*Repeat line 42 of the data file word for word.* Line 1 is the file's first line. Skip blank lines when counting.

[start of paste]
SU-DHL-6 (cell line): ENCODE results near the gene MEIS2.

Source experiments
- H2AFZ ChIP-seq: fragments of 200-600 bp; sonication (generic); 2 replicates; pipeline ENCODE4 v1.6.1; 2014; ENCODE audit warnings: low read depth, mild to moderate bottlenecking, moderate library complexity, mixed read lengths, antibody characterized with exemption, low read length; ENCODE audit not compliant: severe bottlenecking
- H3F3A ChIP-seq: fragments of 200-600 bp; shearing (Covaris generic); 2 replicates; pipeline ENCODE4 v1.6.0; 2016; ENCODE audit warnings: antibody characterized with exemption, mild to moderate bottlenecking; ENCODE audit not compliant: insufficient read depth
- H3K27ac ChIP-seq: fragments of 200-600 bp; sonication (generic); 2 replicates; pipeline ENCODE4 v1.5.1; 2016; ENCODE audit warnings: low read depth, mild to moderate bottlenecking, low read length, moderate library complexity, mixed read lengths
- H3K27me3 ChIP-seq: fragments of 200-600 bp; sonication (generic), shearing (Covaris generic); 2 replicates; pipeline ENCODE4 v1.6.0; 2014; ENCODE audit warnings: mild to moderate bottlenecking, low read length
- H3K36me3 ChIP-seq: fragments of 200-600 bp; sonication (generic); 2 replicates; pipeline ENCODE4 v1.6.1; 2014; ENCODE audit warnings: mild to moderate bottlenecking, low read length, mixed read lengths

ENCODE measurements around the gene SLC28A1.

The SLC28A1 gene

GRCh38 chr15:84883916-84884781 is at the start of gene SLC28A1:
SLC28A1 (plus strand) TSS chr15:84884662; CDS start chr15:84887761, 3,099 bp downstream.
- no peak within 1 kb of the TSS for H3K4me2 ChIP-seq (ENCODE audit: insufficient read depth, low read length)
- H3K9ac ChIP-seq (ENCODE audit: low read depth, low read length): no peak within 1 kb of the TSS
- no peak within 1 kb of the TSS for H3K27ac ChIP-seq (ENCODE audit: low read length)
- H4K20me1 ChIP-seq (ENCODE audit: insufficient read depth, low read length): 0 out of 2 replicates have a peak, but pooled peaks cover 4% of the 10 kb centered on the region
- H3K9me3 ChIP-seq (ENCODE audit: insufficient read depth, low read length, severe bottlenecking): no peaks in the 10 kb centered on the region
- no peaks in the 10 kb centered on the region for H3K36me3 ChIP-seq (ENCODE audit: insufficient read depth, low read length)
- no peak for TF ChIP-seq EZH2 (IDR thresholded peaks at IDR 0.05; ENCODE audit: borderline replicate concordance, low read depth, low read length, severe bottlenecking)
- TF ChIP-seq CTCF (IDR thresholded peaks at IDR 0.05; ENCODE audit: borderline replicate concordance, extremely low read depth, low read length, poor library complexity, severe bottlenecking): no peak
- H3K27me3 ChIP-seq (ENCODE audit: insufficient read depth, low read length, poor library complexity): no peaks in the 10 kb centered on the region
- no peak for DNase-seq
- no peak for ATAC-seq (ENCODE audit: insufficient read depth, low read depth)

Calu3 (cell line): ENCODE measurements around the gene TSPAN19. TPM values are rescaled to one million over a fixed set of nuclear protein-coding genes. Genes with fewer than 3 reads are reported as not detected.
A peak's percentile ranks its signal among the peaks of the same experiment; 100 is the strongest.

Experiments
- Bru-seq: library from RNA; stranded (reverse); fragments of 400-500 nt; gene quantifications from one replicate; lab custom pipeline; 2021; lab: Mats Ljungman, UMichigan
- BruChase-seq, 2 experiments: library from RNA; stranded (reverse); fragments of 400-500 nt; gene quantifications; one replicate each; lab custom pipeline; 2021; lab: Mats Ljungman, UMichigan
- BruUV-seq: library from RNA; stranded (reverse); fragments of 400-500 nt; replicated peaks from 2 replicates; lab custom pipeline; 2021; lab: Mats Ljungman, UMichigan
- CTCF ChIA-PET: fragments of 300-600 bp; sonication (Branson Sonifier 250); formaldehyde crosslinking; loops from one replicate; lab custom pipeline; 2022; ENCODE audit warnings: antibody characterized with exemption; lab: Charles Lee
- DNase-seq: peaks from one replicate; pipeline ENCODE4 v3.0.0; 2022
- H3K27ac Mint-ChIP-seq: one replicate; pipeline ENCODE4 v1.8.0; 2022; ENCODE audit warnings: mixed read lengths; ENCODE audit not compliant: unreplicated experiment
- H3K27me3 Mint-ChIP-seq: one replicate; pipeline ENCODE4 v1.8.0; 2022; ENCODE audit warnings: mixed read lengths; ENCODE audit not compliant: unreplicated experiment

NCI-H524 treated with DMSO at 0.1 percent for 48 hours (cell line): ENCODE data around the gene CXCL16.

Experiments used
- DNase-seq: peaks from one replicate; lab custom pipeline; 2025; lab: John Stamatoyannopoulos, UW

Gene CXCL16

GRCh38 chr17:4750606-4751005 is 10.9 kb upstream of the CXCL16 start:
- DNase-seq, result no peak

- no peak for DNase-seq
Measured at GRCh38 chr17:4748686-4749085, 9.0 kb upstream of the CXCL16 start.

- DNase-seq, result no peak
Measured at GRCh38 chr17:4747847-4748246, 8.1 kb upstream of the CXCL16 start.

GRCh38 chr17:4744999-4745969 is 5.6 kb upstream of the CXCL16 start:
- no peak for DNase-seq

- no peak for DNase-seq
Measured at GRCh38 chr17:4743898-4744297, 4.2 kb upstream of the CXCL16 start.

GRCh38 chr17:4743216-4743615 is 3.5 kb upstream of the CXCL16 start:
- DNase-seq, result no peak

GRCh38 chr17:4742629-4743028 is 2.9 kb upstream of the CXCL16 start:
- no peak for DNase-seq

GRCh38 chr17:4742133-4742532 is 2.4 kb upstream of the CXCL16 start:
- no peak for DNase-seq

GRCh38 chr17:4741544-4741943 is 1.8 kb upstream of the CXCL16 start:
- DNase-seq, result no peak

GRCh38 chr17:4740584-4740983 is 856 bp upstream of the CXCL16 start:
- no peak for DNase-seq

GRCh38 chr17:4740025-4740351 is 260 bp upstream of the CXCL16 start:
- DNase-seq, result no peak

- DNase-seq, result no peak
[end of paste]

Measured at GRCh38 chr17:4747847-4748246, 8.1 kb upstream of the CXCL16 start.